Photo via My Greener Family
Scientists Convene to Explain Case for Climate Change
As many of you know, climate science has gotten something of a bad rap in recent days--the percentage of Americans who even believe that it's caused by man seems to be in a downward plunge. Perhaps it's related to the PR crises that have wracked some of the more venerable climate institutions as of late: the hacked emails at the East University of Anglia, the IPCC's errors in predicting Himalayan glacier melt, and the feeble non-scandal AmazonGate. Perhaps it's related to Americans being more concerned with the economy, or because they've wearied on all the apocalyptic messaging. One thing is certain, however--the chasm between overwhelming scientific evidence and public understanding is greater than perhaps ever before. And it's time to close the gap.
With this mission in mind, the Center for American Progress hosted a conference with two of the world's top climate scientists to issue a a debriefing on the current state of climate science. I attended--and here's what was revealed . . .
Global climate change is still happening.
That was pretty much the big story--and despite the intelligent, rational, thorough presentations on the unbelievably strong (and only growing stronger) case for climate change given by the climate scientists Christopher Field and Michael MacCracken (both who've worked closely with the Intergovernmental Panel for Climate Change), I left with a knot in my stomach.
You see, the scientists started from the beginning--noting that ever since the work of Arrhenius over a century ago, the physics behind the greenhouse effect have been unchallenged. Accepted. And it's accepted that CO2 is one such greenhouse gas.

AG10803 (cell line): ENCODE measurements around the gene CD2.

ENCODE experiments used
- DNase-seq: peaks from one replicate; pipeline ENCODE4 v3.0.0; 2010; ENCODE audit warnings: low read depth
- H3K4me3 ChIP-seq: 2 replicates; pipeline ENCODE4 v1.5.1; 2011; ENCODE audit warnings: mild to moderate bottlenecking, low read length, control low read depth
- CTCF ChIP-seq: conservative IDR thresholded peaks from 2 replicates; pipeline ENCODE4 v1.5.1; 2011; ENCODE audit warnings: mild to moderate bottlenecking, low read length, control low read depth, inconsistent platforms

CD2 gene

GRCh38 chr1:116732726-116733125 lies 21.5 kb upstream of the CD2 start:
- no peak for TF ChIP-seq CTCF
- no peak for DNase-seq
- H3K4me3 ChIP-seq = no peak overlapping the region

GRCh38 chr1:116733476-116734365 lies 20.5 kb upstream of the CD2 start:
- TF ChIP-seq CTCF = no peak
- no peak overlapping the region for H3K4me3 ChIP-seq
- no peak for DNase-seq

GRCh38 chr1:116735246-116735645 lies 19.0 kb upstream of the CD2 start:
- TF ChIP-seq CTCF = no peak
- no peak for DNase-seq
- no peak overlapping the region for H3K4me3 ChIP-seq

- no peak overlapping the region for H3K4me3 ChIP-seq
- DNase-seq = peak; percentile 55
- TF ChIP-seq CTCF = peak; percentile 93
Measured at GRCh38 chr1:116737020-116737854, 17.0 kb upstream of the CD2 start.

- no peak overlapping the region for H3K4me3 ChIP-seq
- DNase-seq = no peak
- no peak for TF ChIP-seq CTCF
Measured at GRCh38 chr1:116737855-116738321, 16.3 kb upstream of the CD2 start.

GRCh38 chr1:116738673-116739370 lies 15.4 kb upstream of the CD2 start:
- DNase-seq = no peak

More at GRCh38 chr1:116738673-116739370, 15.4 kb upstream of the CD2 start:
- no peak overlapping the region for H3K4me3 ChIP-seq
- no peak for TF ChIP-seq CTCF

They explained how carefully kept records of rising carbon concentration in the atmosphere ever since the industrial revolution has correlated remarkably with rising temperatures. They presented immaculate charts and graphs, citing the sources, and discussed the dangers of feedback loops like melting permafrost and vanishing tropical forests.
They explained the IPCC methodology, and noted how its more radical projections for sea level rise from 1990 have proven accurate. They noted how ice in the Arctic is retreating, and decreasing not only in size, but in quality. They noted how under business as usual scenarios, global temperature is likely to rise at least 3.5 C. In other words, they explained, step by step, the incredible, overwhelming evidence that human activity is causing global temperatures to rise.
Here you can see the human impact on the climate: the blue denotes how temps would have dropped had we not emitted the amount of greenhouse gases that we did.
And the levels of carbon in the atmosphere is rising fast, seen here in increase in parts per million. We're continuing to emit carbon at unprecedented levels.
So Much Evidence, And Yet . . .
But we know all this--likely as you, TreeHugger reader, are likely aware that this has long been the case made by the vast consensus of mainstream scientists and an even vaster majority of climate scientists..